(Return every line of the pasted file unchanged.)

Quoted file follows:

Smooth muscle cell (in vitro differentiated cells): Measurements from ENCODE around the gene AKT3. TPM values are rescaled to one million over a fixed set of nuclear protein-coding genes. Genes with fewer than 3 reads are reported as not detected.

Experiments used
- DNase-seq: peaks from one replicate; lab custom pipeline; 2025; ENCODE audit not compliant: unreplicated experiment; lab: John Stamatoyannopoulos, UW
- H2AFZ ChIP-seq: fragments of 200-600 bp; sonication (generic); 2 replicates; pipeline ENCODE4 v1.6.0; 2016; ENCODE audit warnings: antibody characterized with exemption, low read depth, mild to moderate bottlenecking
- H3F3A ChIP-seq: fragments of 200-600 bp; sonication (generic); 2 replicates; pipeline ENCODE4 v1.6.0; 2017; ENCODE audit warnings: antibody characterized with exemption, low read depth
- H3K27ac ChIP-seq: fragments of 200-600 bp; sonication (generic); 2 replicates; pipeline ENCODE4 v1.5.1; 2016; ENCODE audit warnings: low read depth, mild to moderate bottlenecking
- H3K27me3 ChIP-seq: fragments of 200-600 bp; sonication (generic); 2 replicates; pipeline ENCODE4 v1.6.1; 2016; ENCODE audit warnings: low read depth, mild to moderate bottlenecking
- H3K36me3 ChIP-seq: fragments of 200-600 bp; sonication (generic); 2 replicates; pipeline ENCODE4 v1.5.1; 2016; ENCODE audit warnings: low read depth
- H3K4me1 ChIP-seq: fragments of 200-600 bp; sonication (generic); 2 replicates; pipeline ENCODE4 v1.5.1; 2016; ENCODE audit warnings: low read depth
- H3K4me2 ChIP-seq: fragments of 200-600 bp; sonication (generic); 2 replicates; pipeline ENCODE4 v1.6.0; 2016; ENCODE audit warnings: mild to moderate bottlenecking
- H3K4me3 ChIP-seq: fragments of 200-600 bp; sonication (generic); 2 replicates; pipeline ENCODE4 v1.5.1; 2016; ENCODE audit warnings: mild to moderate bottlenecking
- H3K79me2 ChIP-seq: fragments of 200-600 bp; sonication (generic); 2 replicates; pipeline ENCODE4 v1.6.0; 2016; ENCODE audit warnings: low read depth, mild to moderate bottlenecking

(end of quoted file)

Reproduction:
Smooth muscle cell (in vitro differentiated cells): Measurements from ENCODE around the gene AKT3. TPM values are rescaled to one million over a fixed set of nuclear protein-coding genes. Genes with fewer than 3 reads are reported as not detected.

Experiments used
- DNase-seq: peaks from one replicate; lab custom pipeline; 2025; ENCODE audit not compliant: unreplicated experiment; lab: John Stamatoyannopoulos, UW
- H2AFZ ChIP-seq: fragments of 200-600 bp; sonication (generic); 2 replicates; pipeline ENCODE4 v1.6.0; 2016; ENCODE audit warnings: antibody characterized with exemption, low read depth, mild to moderate bottlenecking
- H3F3A ChIP-seq: fragments of 200-600 bp; sonication (generic); 2 replicates; pipeline ENCODE4 v1.6.0; 2017; ENCODE audit warnings: antibody characterized with exemption, low read depth
- H3K27ac ChIP-seq: fragments of 200-600 bp; sonication (generic); 2 replicates; pipeline ENCODE4 v1.5.1; 2016; ENCODE audit warnings: low read depth, mild to moderate bottlenecking
- H3K27me3 ChIP-seq: fragments of 200-600 bp; sonication (generic); 2 replicates; pipeline ENCODE4 v1.6.1; 2016; ENCODE audit warnings: low read depth, mild to moderate bottlenecking
- H3K36me3 ChIP-seq: fragments of 200-600 bp; sonication (generic); 2 replicates; pipeline ENCODE4 v1.5.1; 2016; ENCODE audit warnings: low read depth
- H3K4me1 ChIP-seq: fragments of 200-600 bp; sonication (generic); 2 replicates; pipeline ENCODE4 v1.5.1; 2016; ENCODE audit warnings: low read depth
- H3K4me2 ChIP-seq: fragments of 200-600 bp; sonication (generic); 2 replicates; pipeline ENCODE4 v1.6.0; 2016; ENCODE audit warnings: mild to moderate bottlenecking
- H3K4me3 ChIP-seq: fragments of 200-600 bp; sonication (generic); 2 replicates; pipeline ENCODE4 v1.5.1; 2016; ENCODE audit warnings: mild to moderate bottlenecking
- H3K79me2 ChIP-seq: fragments of 200-600 bp; sonication (generic); 2 replicates; pipeline ENCODE4 v1.6.0; 2016; ENCODE audit warnings: low read depth, mild to moderate bottlenecking